Fortunately, after four and a half hours of searching (and a completely ruined day at the park) we found him!   He had been jumping waves in the wave pool and other than a sunburned nose was completely safe.

I share this only to say, as a parent I am more than happy to let Disney know whatever they want about our park activities, if the bracelet can keep children safe and found quicker.  If we had had this technology available to us, it would have enhanced, not detracted, from our experience and their brand.
And that, my friend, is an eye opener.  (Wink!)

MNB user Mike Schrauth wrote:

Just spent three days skiing at Breckinridge, a Vail resorts property.  Their new EPIC pass is RFID based.  No need to hang a lift ticket of your jacket, just a credit card that is scanned as you enter the lift lines at the bottom of the hill and by automatic scanners as you load mid slope.  At the end of the day you can go online and see where you've spent your day.  Vail has created a series of awards for specific achievements, number of runs, number of lifts taken, total vertical feet covered and has created an online community for those who want to share.  Was my privacy violated?  No, it enhanced the experience and just might help Vail resorts create an improved experience down the road.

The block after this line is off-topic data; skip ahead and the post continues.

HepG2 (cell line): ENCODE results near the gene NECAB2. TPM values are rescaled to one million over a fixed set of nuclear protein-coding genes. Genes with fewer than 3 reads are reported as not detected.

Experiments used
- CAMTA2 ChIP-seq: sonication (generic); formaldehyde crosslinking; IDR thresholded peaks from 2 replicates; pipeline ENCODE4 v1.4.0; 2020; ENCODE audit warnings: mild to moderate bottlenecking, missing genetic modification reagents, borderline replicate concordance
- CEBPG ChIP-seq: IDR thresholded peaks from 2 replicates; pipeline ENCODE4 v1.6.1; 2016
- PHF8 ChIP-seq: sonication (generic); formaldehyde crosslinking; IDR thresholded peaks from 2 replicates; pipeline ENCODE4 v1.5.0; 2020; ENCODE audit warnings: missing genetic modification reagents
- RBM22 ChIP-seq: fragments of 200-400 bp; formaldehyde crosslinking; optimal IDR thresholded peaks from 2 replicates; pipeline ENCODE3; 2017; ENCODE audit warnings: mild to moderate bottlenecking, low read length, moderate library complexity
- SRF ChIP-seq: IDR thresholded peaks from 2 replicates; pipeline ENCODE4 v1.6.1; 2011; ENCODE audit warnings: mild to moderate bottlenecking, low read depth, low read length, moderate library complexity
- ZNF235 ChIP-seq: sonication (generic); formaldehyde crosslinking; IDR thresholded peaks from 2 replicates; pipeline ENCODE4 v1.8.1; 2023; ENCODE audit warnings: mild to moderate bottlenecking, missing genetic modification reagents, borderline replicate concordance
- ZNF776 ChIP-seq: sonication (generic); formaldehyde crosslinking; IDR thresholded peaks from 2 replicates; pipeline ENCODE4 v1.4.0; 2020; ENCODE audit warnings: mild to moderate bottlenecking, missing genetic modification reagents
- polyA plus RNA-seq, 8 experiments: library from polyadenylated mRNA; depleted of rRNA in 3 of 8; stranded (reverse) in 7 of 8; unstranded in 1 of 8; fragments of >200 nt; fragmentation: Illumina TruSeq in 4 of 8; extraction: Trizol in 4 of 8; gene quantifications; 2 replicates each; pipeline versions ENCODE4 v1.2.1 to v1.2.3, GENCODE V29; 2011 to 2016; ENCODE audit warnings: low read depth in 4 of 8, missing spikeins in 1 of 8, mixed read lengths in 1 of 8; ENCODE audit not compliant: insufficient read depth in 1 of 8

And, if you'd been hit by an avalanche, I'm guessing it would have been easier to find you.


I think the message here is that people are willing to embrace these kinds of technological innovations as long as they see them as improving their lives in some sort of relevant way. Like EZ-Pass. Sure, somebody knows when I cross any bridge or go through any toll. This can be a problem if I commit a crime and try to manipulate an alibi. (I've seen "Law & order" enough times to know this.) But it also makes it easier for me to get places faster, so using it is a no-brainer.

Unless, of course, I decide to commit a crime. Then, I'm using the cash lane.

We had a story last week about how a New Zealand economist is calling for the elimination of all cats from the island nation, saying that they are parasites that are preying on the bird population there, causing some to become endangered. He doesn't want the cats to be killed, just spayed or neutered so they can't reproduce.